Going to hospital: concerns for babies, toddlers and preschoolers
Going to hospital is a challenging experience for young children.
Common concerns for babies, toddlers and preschoolers include:
- being separated from you and other family members
- meeting and being physically handled by strangers
- not understanding what’s happening – for example, being given an injection
- changing their normal routines, such as feeding and sleeping patterns
- having to lie down or stay in bed for a long time
- imagining scary or funny things that might happen to them in hospital – preschoolers have amazing imaginations!
Tips to help
Here are some things you can do to help your baby, toddler or preschooler cope with the hospital experience:
- If you know your child is going to hospital, read stories together about hospitals, what happens in hospitals, who works in hospitals and so on.
- Visit the hospital. If you can’t get to the hospital, you could try looking at pictures of it online. When your child is admitted to hospital, stay with him in the hospital, if and when you can.
- If you’re expecting an overnight stay, ask the hospital whether you can stay with your child.
- Keep routines as close to normal as possible – for example, have meals and sleeps at your usual family times if you can. If you can’t follow your usual routine, try to set up a routine for your stay.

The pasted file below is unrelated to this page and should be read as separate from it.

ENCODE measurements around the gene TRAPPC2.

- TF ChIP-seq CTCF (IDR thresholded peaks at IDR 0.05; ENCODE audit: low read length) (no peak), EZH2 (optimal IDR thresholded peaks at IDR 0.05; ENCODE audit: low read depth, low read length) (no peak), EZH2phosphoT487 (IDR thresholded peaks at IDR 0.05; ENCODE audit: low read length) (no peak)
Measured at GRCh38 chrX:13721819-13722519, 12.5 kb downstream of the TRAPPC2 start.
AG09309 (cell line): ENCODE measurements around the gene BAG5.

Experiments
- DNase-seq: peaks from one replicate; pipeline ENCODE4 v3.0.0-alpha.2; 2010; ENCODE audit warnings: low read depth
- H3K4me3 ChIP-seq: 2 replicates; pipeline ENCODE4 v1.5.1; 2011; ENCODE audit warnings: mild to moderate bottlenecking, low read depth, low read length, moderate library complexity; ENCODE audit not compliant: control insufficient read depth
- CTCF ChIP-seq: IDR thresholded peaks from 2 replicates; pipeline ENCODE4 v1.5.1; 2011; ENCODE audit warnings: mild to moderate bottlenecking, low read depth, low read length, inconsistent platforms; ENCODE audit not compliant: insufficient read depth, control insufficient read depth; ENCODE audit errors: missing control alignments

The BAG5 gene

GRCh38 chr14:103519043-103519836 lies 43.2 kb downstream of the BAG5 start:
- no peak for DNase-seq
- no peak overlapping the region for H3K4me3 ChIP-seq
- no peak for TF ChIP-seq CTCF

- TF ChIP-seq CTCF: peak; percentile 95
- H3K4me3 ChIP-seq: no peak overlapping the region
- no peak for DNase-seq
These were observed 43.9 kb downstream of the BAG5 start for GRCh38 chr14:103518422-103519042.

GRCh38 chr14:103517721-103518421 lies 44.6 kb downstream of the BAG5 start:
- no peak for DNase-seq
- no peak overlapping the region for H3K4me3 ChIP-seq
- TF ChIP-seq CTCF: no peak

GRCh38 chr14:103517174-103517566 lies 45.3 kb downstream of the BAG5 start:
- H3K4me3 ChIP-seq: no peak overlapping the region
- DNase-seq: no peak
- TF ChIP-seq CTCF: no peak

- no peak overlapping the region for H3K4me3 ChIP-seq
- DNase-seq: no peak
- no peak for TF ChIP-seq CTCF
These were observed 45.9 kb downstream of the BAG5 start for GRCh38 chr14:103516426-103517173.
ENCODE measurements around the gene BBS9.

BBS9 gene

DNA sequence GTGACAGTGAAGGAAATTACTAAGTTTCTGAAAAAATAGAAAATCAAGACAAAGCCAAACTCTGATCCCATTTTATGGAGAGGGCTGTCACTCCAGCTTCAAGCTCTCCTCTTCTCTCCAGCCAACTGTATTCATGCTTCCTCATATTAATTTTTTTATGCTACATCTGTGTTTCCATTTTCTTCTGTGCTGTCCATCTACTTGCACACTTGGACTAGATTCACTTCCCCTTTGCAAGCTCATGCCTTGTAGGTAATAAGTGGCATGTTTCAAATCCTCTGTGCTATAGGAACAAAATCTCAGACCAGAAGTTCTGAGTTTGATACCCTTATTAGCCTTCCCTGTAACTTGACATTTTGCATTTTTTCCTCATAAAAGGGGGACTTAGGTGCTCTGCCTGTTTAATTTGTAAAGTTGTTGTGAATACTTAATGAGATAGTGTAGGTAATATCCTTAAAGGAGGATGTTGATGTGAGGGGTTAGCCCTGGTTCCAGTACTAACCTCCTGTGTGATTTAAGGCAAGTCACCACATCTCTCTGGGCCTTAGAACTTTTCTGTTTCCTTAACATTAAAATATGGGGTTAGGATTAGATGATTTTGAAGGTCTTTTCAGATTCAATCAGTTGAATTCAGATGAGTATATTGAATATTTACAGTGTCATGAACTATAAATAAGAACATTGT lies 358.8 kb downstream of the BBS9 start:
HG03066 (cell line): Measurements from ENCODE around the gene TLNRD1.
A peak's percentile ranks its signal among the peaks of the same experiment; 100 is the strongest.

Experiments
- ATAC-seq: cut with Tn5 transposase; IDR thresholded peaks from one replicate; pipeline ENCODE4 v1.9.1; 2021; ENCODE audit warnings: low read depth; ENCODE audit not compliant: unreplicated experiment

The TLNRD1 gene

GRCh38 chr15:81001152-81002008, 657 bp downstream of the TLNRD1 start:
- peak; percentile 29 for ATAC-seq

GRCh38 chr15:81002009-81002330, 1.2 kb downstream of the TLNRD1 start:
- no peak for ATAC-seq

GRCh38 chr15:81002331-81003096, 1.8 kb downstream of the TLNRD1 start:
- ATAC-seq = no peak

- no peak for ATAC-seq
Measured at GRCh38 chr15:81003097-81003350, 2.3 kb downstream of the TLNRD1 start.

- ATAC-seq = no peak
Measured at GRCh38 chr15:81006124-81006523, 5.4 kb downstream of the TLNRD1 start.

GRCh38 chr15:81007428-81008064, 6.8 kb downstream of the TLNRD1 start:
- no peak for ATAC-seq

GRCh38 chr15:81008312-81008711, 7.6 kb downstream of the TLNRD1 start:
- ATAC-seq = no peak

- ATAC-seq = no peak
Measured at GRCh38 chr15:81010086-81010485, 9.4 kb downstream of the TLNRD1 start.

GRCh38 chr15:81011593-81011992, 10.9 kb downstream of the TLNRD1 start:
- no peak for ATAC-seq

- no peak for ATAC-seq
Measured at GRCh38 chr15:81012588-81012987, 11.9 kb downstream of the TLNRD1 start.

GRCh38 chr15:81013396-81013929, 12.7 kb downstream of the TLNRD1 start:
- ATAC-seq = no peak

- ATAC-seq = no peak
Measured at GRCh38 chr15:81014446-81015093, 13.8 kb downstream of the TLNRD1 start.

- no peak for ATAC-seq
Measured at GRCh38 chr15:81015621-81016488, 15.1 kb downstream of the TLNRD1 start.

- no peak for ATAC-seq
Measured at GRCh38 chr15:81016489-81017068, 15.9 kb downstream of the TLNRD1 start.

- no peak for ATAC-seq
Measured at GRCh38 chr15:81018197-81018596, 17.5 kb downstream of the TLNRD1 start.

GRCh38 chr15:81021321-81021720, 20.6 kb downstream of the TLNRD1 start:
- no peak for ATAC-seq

- Bring familiar things from home to help your child feel secure – for example, your child’s favourite comforter or teddy bear if she has one.
- Ask beforehand if you can hold your child on your lap for procedures and tests. Stay calm and speak softly in a reassuring voice during procedures and tests, even if your child is in pain or upset.
Going to hospital: concerns for older children and teenagers
As children get older, they’ll be more aware of what’s happening to them and might have to deal with some other challenges and concerns about going to hospital.
Common concerns for older children and teenagers include:
- going through the procedure and any pain it might cause
- being separated from you, home, family and friends
- missing out on social activities with friends
- losing their privacy or feeling like they don’t have their own space
- being, looking or feeling different after the procedure
- being left alone in hospital
- falling behind everyone else at school.
Tips to help
Here are some things you can do to help your older child or teenager:
- Answer all your child’s questions and concerns. If you don’t know the answer, work with your child to find out – for example, talk to health professionals or look online together.
- Describe things in terms of what your child might see, feel, smell, taste, hear and so on. For example, if your child needs an MRI, you could talk about and look at pictures of the MRI machine.
- Read books or look at websites about how the adolescent body works. This can help your child understand how the procedure will or won’t affect him in the short and long term.
- Help your child stay engaged with learning and connected with family, friends and classmates by setting her up with video chat apps and email. Our article on managing a hospital stay has more ideas.
You don’t need to cover everything, just the things you know your child might be unsure or worried about.